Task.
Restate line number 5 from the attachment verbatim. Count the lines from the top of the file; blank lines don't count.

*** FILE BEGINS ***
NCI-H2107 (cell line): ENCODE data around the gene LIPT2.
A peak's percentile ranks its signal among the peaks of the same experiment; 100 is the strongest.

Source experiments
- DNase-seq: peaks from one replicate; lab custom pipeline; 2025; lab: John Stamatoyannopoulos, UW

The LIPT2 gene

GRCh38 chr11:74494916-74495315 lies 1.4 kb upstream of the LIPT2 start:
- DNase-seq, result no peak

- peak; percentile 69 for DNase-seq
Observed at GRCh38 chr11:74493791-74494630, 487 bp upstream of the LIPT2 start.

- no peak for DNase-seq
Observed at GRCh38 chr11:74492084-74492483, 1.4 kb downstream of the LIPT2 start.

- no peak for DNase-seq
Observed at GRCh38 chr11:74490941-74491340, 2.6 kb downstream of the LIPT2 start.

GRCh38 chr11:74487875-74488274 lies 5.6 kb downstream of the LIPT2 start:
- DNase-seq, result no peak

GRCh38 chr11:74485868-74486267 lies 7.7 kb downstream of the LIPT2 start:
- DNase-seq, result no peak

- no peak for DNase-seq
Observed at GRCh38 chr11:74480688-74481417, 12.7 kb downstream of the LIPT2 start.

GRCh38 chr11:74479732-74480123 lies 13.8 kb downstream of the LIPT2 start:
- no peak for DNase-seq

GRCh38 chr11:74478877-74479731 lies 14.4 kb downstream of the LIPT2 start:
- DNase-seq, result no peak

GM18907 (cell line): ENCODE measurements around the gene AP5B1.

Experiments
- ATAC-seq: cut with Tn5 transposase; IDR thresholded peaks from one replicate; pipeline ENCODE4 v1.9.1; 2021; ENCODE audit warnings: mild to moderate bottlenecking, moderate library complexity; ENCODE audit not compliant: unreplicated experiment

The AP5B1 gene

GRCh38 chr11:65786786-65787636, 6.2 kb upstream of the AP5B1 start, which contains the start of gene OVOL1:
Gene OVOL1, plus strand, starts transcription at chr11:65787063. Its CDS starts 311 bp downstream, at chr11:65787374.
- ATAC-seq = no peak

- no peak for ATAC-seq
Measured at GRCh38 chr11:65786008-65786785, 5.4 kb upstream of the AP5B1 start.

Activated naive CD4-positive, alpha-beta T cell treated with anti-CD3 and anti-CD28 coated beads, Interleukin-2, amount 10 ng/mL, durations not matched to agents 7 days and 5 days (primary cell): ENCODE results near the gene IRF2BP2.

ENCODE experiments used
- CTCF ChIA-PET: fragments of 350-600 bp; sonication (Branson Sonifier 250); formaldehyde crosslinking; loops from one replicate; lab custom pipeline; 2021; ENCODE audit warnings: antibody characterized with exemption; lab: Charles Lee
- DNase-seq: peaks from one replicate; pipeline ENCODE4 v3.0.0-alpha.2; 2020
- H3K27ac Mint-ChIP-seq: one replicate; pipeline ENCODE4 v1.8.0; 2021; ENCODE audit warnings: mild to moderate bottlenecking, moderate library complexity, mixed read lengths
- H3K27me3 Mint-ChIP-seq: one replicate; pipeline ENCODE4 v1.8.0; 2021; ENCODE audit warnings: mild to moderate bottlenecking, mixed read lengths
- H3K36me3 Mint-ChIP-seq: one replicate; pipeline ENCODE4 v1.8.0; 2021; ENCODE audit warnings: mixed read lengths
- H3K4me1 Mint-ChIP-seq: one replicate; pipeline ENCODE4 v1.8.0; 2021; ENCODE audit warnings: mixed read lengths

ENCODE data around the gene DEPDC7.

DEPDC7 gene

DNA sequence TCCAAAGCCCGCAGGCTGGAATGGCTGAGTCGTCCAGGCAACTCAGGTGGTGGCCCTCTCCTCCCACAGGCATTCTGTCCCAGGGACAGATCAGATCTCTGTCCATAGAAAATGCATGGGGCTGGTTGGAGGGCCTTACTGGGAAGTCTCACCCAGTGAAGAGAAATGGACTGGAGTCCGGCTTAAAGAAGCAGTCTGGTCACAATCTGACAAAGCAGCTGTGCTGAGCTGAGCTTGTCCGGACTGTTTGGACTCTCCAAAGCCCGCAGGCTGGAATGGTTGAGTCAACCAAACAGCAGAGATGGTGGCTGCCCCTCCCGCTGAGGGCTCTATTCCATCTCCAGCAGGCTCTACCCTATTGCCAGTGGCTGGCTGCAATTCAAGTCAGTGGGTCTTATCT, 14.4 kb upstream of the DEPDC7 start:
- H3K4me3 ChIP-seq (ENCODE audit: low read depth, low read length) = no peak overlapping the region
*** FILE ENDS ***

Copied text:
The LIPT2 gene